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              • JDMopar

                JDMopar Well-Known Member

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                I'd pick the Wildfire lift over the Bend Pak hands down. It's built like a Backyard Buddy, with the sliders on the outside of the columns. Unless Bend Pak has changed, you need an air hose hooked to it to release the locks when you want to lower it. I have a Super Lifts brand 4 post lift that I have had since 2008. It was made in Missouri, but they got bought out by another company. I picked mine up at the trucking terminal and put it together myself in about 2 hours. I just followed the instructions and used common sense and my engine hoist to put the runners on it. It isn't bolted down and has the wheel kit that I can use to roll it wherever I need it in the shop. They are a nice tool to have, but I had to learn how to work all over again when I got it. I'd laid on my back with a car on jack stands my whole life, so I hads to learn me some new ways! Every time I use it, I walk around it and double check all 4 lock tabs to make sure they're seated good before I get under it. Good luck with it.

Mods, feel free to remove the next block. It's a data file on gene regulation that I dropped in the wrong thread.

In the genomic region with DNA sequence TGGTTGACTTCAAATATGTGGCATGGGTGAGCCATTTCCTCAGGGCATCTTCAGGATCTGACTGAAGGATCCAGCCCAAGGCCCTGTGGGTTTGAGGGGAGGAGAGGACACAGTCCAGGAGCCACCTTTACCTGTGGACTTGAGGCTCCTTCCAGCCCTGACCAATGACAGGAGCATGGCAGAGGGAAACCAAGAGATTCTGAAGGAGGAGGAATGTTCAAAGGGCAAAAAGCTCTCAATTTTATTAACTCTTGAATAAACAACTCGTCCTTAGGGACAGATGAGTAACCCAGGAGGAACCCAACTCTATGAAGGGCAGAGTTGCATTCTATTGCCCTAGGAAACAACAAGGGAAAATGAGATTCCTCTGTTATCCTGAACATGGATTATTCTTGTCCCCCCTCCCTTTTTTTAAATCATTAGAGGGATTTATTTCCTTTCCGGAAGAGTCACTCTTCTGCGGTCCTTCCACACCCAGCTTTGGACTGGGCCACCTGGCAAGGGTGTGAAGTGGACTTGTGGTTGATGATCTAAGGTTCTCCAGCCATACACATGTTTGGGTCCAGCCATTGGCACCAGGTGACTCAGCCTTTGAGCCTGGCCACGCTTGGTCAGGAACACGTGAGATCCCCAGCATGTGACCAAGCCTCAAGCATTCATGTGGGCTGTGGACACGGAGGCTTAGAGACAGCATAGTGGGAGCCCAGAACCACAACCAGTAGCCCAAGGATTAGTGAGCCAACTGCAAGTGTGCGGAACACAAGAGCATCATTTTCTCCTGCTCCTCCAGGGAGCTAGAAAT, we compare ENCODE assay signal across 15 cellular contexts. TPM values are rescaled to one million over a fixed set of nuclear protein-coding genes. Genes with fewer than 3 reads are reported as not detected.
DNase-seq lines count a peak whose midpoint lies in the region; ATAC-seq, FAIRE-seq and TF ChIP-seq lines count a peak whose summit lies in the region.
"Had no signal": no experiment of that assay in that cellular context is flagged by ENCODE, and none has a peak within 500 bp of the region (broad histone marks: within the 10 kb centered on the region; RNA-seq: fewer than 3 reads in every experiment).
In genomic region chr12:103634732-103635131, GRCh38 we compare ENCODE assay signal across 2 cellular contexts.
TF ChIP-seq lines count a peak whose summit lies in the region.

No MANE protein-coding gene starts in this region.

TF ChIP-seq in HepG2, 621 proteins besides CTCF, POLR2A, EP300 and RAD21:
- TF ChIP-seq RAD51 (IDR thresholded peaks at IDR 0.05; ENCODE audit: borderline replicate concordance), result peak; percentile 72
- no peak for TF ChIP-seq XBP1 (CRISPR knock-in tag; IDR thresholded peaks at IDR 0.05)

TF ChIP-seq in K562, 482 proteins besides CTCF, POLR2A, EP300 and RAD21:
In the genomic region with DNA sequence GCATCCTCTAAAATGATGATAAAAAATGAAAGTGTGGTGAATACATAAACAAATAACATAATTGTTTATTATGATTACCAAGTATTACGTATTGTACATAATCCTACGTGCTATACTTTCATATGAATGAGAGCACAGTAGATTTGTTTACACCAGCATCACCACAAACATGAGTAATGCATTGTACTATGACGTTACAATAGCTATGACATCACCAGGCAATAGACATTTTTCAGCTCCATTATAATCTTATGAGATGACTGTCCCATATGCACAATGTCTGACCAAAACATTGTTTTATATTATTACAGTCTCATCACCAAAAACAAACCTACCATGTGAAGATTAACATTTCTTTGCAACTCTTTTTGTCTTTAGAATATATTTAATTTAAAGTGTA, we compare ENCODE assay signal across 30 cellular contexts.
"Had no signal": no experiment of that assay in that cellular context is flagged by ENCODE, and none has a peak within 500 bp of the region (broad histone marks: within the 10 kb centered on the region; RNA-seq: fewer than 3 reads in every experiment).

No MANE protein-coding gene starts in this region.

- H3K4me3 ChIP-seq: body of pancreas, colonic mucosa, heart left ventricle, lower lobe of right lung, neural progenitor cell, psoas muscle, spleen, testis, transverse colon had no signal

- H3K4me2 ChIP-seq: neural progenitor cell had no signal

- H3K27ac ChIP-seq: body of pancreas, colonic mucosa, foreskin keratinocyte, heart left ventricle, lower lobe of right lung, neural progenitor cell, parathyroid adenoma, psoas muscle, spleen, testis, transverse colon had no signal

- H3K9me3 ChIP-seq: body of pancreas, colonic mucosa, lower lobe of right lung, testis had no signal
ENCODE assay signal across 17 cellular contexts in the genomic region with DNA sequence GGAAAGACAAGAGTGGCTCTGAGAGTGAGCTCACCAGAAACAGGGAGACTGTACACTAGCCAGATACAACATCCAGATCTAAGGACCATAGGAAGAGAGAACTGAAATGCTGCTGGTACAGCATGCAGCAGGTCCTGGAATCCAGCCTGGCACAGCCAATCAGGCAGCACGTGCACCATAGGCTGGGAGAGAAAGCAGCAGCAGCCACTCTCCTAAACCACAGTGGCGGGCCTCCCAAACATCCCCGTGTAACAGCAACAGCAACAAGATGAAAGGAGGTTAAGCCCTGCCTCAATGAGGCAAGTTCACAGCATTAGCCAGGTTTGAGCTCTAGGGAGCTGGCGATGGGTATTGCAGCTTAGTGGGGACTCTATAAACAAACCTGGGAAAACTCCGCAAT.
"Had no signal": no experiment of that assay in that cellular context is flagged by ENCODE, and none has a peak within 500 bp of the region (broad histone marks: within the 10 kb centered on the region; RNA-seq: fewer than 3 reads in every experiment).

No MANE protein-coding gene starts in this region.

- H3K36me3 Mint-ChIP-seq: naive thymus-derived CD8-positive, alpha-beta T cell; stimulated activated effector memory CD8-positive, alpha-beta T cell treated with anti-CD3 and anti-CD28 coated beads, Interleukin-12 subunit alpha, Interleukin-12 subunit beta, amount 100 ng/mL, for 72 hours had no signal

• Mike69cuda

                Mike69cuda 66 is the new 17 FABO Gold Member

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                Thanks for all the help guys! Lots of good insights here.

                I have done a little research on the cement strength. Many lift manufacturers specify 3.5 to 4.25 inches thick with 2500-3000 psi crush strength. Trying to understand where these numbers come from seems to involve a lot of science with a lot of factors that are not easily understood.

                If I have good concrete, then I am ok at 4 inches. However, as Rusty has said, if you have concrete that is substandard, not thick enough, or on top of a void in the base, that could spell trouble.

                Has anyone done a check on their cement if they didn’t know the thickness for sure? Is it necessary?

                The easiest thing I could think of would be to drill a small hole & see what depth I break through. Or maybe find someone who can test it with one of those fancy ultrasound testers.
                 
              • 64_Barracuda

                64_Barracuda Virginia Beach VA